When the hospital received its first doses of the COVID-19 vaccine in December 2020, I got my shot as soon as it was my turn, and my second shot three weeks later. Hundreds of my colleagues, friends and family members have safely gotten vaccinated. Some, like me, had common side effects of fatigue and arm soreness, and some had less common side effects, like fever and joint aches. A few of my friends had to stay home from work the day after their shot, but they all say the benefits outweigh the negative. Collectively, we are relieved and happy to be protected against the disease that has consumed much of our lives for the past year and a half. For us, getting vaccinated was a smart personal and mental health decision.

I have no doubt that the COVID-19 vaccines are our hope for bringing the pandemic to an end. Getting vaccinated keeps you, your family, and our community healthy and safe. Every vaccine given gets us closer to spending time with friends and family, reopening businesses, attending school, playing sports and traveling. And the more quickly we get people vaccinated, the quicker we’ll drive down rates of infection. Because we won’t be vaccinating kids under 12 immediately, it’s especially important that all adults get vaccinated so we can protect them. In fact, a huge majority of adults need to get vaccinated for herd immunity to work.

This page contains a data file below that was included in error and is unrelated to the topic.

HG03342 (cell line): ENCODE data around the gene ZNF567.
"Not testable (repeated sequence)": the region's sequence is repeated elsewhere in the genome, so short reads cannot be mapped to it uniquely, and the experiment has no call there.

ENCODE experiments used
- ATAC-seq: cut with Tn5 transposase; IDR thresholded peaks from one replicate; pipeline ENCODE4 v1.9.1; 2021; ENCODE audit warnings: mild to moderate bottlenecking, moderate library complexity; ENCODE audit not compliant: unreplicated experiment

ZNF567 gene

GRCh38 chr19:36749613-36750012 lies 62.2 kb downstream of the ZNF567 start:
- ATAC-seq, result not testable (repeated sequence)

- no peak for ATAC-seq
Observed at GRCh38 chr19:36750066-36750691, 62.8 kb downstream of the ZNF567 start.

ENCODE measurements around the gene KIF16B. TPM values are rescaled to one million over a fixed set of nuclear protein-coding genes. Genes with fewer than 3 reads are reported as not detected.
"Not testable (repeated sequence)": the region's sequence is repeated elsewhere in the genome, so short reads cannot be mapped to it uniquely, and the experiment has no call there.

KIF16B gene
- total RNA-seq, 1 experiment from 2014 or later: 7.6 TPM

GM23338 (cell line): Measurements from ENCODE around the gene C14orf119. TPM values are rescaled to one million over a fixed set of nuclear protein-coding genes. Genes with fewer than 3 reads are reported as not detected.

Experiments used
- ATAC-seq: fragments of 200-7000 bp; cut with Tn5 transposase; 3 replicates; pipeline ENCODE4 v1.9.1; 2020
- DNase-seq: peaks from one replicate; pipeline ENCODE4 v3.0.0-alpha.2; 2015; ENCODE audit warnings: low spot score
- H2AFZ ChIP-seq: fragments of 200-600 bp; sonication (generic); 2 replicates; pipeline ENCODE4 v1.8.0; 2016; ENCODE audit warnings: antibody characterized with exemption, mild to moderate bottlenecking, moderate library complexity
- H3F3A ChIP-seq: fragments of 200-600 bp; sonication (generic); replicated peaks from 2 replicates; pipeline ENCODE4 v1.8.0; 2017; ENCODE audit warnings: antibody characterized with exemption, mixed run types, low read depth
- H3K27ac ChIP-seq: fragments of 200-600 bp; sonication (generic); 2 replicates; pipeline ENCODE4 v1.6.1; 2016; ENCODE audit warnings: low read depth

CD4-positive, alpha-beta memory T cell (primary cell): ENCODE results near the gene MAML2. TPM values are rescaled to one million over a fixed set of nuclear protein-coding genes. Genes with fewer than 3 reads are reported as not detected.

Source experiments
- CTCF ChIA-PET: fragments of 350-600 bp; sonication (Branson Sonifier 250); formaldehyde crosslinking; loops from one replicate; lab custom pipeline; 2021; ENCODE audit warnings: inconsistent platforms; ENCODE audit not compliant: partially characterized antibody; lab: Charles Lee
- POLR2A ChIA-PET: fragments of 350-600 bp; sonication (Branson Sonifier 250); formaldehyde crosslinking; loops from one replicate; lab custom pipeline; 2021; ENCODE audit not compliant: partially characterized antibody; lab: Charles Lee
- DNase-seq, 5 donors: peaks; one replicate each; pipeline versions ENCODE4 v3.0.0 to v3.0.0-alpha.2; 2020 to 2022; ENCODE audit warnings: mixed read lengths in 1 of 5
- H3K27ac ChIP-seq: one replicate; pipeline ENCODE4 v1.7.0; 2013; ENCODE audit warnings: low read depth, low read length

After you are fully vaccinated — which is two weeks after you get your final vaccine dose — you can safely start doing some things that you stopped doing because of the pandemic. You’re also helping protect others from getting the disease.

If you haven’t gotten vaccinated due to concerns about side effects or are skeptical about the vaccines, we hear you. I’ve looked closely at the data on COVID-19 vaccines. Every study and every trial phase was carefully reviewed by the Food and Drug Administration (FDA) and a safety board, and shared with the public and health care providers like Natividad. The process was transparent and rigorous throughout, with continual expert oversight. The vaccines were authorized quickly because red tape was cut, not corners.

If you’ve postponed getting vaccinated, I hope that the information shared in this newsletter helps give you the accurate information you need so you can decide if the vaccine is right for you and your loved ones. Every vaccine we give moves us all one step closer to safely reconnecting with all the people and activities we miss and need.

Novel Coronavirus (COVID-19) – Questions & Answers

How safe are the COVID-19 vaccines?

Very safe. Every study, every phase, and every trial was reviewed by the Food and Drug Administration (FDA) and a safety board. Vaccines were studied in tens of thousands of people to ensure safety and hundreds of millions have safely received the shot since December. They were tested in many races, ethnicities and ages and in those with chronic medical conditions.

How do the vaccines work?

The vaccines work by helping our bodies develop immunity to the virus, without getting us sick. It prevents the disease or can reduce the severity of the disease without giving you the actual virus.

Will I have side effects from the vaccine?

You may experience some physical effects for a few days after getting the vaccine. These are a good sign that your body is working to build immunity. You may have stronger side effects after the second dose. Side effects could include: